A "first-in-man" study has found that drug-eluting stents that are made with natural materials and not polymers are just as effective in treating blocked coronary arteries. Furthermore this stent also uses 60 percent less drug that its polymer counterpart.
The breakthrough reported by MIV Therapeutics Inc., a company based at Atlanta in Georgia, attains significance because it shows a possibility of doing away with stents made of materials that are believed to be a cause of restenosis, re-blocking of arteries, after the treatment.
The Brazilian study was conducted by Dr. Alexandre Abizaid at Institute Dante Pazzanese of Cardiology in Sao Paolo, during which the researchers implanted stents in fifteen patients.
The team measured the extent of restenosis at four and nine months using two independent measures-an imaging technique called intravascular ultrasound and quantitative coronary angiography, which uses a radioactive tracer injected into the heart to detect blockages through an X-ray camera positioned outside the body.
The first four months were allowed for healing, while the subsequent time point was chosen for inflammatory or cell-proliferative responses.
The researchers used the ultrasound to measure "volumetric obstruction" that relates to the percentage of the stent volume that has filled, and the angiography to measure "late-lumen loss" that signifies the reduction of the free path through the stent area at its narrowest.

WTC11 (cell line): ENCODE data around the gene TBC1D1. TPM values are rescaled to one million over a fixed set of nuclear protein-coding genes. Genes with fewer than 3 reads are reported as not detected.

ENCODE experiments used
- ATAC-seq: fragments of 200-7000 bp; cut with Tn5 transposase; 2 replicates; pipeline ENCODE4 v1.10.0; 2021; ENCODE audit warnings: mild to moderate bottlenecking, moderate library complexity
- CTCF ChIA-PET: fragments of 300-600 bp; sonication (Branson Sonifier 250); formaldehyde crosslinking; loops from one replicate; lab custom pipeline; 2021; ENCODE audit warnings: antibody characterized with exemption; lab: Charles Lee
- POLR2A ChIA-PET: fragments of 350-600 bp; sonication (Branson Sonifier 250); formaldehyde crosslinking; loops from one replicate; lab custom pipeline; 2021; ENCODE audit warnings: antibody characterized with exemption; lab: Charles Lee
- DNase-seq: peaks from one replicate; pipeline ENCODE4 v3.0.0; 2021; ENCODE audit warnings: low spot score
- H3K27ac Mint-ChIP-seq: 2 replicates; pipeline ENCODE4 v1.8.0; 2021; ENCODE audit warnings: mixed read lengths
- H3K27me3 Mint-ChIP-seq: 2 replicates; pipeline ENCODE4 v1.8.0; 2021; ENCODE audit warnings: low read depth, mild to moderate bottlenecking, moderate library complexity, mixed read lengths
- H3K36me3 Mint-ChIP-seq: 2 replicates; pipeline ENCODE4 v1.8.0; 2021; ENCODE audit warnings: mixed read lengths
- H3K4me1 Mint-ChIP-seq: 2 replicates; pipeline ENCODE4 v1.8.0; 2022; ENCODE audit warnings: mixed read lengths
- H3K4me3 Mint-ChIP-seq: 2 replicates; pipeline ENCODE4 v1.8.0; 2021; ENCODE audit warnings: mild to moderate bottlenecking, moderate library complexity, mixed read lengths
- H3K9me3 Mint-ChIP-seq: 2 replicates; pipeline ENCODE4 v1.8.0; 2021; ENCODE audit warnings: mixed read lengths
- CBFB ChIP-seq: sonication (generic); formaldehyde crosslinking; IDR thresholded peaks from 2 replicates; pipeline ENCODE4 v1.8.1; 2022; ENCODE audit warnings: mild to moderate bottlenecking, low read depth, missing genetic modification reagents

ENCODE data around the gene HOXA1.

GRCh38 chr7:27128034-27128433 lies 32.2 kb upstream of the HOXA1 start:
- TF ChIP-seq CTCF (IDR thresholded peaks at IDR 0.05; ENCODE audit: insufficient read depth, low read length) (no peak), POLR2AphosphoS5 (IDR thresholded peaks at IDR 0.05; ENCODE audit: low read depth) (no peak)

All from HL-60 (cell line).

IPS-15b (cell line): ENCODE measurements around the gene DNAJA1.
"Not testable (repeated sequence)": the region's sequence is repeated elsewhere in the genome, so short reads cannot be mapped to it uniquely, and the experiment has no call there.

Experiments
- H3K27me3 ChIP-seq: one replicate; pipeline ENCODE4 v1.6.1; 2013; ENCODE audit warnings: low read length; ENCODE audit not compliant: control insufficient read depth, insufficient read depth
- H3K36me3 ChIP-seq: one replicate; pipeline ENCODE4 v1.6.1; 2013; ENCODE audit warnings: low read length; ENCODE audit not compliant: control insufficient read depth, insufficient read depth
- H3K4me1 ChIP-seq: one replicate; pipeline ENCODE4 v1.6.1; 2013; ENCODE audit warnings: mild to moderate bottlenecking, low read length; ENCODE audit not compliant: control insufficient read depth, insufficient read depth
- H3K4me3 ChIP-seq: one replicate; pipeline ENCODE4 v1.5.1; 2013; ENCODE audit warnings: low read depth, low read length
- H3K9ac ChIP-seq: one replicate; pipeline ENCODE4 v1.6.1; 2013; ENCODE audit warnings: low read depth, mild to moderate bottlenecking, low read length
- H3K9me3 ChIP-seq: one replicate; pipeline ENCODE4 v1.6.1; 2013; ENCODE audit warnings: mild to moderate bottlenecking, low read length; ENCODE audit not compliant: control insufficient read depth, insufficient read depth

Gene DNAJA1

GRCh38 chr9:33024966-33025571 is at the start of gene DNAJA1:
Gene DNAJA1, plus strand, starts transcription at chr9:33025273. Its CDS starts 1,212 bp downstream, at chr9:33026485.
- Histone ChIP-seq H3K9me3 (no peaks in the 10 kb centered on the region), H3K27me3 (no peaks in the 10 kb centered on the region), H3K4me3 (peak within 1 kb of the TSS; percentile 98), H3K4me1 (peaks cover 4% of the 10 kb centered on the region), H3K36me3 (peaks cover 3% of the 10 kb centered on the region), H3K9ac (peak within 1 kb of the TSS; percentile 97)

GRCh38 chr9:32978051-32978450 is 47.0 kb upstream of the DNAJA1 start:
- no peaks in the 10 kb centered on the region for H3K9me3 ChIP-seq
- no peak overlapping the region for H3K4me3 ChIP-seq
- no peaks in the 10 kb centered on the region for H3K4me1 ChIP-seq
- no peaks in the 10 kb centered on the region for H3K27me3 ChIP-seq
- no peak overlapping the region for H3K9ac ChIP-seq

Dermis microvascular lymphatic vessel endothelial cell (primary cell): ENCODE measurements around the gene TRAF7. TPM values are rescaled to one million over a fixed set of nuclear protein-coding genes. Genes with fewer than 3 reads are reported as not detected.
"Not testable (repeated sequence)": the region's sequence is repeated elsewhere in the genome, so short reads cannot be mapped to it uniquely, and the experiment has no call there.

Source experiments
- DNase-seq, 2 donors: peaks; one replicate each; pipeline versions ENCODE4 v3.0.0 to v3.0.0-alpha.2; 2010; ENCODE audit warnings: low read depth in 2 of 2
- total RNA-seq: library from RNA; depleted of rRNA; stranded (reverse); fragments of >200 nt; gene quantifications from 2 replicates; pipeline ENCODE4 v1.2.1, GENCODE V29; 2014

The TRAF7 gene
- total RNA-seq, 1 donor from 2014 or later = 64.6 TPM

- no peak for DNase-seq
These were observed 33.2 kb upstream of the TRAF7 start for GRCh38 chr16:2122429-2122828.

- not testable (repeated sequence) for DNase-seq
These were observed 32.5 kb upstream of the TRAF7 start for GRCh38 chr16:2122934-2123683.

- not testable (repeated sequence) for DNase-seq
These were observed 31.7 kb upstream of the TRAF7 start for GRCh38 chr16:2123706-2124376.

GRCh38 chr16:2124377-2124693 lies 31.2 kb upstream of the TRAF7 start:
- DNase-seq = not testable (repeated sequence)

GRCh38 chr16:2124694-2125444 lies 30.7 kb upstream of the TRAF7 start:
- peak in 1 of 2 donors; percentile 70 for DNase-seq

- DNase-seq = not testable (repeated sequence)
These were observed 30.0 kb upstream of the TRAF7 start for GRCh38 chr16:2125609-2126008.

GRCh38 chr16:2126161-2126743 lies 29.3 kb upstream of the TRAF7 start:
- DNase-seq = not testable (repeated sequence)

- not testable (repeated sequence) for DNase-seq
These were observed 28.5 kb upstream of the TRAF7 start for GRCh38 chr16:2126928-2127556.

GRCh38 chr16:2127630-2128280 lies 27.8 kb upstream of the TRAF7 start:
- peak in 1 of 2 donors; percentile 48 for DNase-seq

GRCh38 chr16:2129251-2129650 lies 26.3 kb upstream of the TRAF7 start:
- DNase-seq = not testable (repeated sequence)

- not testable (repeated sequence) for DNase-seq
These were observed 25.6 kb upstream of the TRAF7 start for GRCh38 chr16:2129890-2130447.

There was not statistically significant narrowing of blood vessels inside the VESTASync stent at nine months, compared to the results of the patients at four months.
According to the researchers, both volumetric obstruction and late lumen loss were comparable with restenosis measures for conventional drug-eluting stents, and there was no evidence of "incomplete stent apposition"-a measure of incomplete attachment of the stent to the blood vessel.
Dr. Costa, who presented the data at the annual meeting of the American College of Cardiology, said that there was no evidence of stent-related thrombosis (blood clot), and no major adverse coronary events over the study period.
"Our nine month data are very encouraging and reaffirm our positive findings at four months. What is remarkable is these results were obtained with 60% less drug delivered from an ultra-thin 0.6 micron coating that is entirely polymer-free," Dr. Costa added.
Instead of coating the metal with polymers, as is the case with conventional stents, MIV manufactures its new vascular stents by coating the metal with hydroxyapatite, one of the building blocks of bones and teeth.
"The human body treats hydroxyapatite as part of itself, rather than as a foreign material," says MIV President and Chief Executive Officer, Dr. Mark Landy.
MIV is now planning additional studies to verify these exciting nine month results found in this study.